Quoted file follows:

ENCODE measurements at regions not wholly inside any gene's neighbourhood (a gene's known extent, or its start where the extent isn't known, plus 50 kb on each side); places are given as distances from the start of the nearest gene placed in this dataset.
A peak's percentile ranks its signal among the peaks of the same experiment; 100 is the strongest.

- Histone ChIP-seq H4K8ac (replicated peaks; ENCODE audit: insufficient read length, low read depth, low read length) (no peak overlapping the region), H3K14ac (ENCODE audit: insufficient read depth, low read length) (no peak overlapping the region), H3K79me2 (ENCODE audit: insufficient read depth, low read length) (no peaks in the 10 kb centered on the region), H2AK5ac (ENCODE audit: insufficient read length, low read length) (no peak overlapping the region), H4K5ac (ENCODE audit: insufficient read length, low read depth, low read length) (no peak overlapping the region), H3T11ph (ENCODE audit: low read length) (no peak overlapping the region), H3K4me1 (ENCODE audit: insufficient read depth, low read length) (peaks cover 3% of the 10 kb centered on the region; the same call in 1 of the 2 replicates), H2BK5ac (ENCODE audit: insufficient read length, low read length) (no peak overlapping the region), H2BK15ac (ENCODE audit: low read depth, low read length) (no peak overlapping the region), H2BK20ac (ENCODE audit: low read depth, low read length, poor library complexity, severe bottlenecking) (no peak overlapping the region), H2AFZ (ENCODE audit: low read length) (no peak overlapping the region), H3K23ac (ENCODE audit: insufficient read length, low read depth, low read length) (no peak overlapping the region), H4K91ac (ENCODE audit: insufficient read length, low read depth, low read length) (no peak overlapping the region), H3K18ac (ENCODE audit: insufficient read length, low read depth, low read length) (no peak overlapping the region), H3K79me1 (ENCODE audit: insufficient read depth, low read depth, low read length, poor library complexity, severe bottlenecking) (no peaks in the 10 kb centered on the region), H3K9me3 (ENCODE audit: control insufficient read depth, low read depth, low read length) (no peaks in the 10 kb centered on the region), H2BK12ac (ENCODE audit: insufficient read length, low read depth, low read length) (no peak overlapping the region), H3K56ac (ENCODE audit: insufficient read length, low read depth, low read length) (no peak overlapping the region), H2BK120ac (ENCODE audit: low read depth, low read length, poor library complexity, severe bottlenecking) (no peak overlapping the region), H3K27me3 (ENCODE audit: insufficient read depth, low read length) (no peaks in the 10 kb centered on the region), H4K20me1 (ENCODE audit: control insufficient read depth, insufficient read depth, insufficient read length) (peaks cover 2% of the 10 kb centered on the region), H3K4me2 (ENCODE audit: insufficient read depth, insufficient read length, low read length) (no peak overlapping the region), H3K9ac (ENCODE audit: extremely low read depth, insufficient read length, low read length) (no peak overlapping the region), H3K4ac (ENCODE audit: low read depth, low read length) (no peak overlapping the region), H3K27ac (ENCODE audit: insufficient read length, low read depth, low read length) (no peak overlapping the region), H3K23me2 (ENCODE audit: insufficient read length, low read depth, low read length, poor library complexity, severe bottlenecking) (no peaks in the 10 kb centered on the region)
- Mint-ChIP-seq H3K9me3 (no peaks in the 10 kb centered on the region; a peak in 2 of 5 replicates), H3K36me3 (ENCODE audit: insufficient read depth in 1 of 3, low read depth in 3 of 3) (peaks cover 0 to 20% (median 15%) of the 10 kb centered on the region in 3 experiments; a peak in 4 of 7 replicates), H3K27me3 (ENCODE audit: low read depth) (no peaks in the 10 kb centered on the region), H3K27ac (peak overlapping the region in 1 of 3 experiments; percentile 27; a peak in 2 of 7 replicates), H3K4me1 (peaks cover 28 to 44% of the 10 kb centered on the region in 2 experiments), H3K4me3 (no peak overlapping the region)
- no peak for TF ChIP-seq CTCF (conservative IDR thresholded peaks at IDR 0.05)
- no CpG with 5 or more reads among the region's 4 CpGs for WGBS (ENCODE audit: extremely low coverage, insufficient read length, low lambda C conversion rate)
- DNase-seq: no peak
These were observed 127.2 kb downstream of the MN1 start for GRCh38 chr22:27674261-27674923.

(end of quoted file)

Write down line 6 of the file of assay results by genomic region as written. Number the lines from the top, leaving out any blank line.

- no CpG with 5 or more reads among the region's 4 CpGs for WGBS (ENCODE audit: extremely low coverage, insufficient read length, low lambda C conversion rate)